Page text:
Press review


Many of the papers have gone abroad for their lead front page stories today. Arnold Schwarzenegger appears on three front pages with attention grabbing titles such as "Arnold's Judgement Day" and "The Terminator goes into action". Pravo carries a photo of tennis Grand Slam champion Steffi Graf reporting on the birth of her baby girl Jazz. And on a more serious note, the papers all feature the news that Pope John Paul's illness is now seriously interfering with his duties.

The papers are still reeling from the news of what is being described as a black weekend on the country's roads. Although Monday's statistics put the number of casualties at 26 Tuesday's papers report that the toll has risen to a frightening 34 deaths, as a result of more people succumbing to their injuries.

Although the situation on Czech roads is well known -and the papers have often commented on it with a certain air of resignation, the past weekend has stirred emotions and brought a lot of anger to the surface. Especially the news in Mlada Fronta Dnes that the driver of the speeding Mercedes which killed three policemen over the weekend was playing a game of Russian roulette. The laws pertaining to road traffic must be changed and they must be made strict enough to bring about change, argues Pavel Verner in Pravo.

Czech drivers get away with a great deal and although the drivers who kill someone are charged with manslaughter they are not held properly responsible for their actions and often get off with light sentences. But where is the actual difference between a criminal who shoots someone in the metro and a criminal who gets behind the wheel of his car drunk to the eyeballs and hits the gas pedal? Both are doing it with the knowledge that they will probably kill somebody, Verner argues.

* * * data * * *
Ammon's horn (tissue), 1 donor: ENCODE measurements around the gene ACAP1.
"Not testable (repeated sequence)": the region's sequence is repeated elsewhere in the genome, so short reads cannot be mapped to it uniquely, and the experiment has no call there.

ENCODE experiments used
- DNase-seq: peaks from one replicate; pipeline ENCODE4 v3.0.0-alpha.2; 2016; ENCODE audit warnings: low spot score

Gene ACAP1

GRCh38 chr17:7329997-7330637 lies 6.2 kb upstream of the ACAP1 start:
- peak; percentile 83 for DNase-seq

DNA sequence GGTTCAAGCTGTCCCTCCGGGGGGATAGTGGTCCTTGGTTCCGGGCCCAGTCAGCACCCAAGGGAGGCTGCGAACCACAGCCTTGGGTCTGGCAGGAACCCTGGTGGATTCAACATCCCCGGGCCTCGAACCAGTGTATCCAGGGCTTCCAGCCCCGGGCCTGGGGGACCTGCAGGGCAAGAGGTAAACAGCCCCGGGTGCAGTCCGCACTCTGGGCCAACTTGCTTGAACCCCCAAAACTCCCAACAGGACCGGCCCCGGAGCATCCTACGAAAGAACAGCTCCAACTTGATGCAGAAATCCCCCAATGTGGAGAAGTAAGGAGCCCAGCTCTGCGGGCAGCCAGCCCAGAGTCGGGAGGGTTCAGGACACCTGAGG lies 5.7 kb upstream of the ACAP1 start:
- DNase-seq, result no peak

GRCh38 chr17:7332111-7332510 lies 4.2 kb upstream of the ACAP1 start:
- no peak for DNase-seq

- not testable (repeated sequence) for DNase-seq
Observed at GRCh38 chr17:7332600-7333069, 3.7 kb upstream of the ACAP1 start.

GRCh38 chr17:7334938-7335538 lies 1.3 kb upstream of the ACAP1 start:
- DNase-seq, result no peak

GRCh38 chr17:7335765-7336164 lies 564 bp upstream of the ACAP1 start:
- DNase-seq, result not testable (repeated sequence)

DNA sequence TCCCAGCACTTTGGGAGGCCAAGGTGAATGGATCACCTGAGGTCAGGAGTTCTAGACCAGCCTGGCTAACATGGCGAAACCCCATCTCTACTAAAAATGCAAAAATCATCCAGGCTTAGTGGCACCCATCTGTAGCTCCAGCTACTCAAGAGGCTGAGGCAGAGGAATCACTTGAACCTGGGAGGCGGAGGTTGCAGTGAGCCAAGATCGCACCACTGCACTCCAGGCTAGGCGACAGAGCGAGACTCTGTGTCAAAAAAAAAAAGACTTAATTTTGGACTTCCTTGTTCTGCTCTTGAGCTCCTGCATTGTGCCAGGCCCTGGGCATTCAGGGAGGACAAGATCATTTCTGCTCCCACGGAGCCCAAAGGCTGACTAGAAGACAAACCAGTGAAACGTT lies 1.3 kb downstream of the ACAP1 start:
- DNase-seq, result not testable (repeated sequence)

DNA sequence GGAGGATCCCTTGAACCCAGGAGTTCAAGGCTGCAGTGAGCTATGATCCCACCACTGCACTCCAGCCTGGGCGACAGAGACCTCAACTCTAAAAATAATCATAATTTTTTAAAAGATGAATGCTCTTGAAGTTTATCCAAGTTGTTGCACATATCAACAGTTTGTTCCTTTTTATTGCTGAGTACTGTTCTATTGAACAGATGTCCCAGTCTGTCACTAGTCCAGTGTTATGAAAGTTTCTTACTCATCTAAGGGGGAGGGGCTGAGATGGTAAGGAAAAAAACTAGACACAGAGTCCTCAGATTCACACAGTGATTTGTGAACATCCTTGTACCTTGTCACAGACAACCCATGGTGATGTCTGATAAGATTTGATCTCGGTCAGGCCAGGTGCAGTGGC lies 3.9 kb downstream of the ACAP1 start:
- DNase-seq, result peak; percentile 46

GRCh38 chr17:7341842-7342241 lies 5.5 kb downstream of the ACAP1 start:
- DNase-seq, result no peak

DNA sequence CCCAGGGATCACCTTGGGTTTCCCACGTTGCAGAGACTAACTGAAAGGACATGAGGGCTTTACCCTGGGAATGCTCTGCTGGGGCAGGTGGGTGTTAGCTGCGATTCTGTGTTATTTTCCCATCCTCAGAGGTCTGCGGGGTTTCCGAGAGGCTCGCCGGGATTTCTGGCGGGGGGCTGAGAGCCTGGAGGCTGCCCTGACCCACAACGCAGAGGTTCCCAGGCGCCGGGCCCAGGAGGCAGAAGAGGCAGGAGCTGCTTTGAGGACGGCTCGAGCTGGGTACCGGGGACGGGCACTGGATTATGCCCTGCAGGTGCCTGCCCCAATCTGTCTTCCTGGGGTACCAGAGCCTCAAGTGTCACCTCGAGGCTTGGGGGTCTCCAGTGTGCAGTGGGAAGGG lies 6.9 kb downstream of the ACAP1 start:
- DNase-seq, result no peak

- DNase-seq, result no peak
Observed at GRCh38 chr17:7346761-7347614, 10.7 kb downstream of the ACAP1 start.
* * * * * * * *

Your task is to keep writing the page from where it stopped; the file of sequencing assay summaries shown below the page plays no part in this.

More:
In Hospodarske Noviny Martin Denemark also argues in favour of tougher legislation because, as he points out, nothing else will work. This is all too evident from the outcome of the week long safety operation organized by the Interior Ministry, Denemark says. Traffic police were out in full force but when they caught the culprits there was precious little they could do.

Traffic police should have the right to revoke drivers' licences on the spot, Denemark says. Does that sound like a police state? No. The basic goal of a democratic society is to defend the public from criminals, he concludes.

And finally, Mlada Fronta Dnes reports that despite the drizzly weekend, the effects of the long summer draught are still making themselves felt. Many villages are still entirely dependent on bottled water since people's wells have dried out and the water level of rivers is now so low that it is killing water life in many parts of the country.

The paper reports that the water shortage in also uncovering long lost sites. One-time settlers from the vicinity of the Orlik dam who were evacuated from their homes in the 60s and whose houses disappeared underwater are now returning for a nostalgic glimpse of their old homes and the places where they once walked.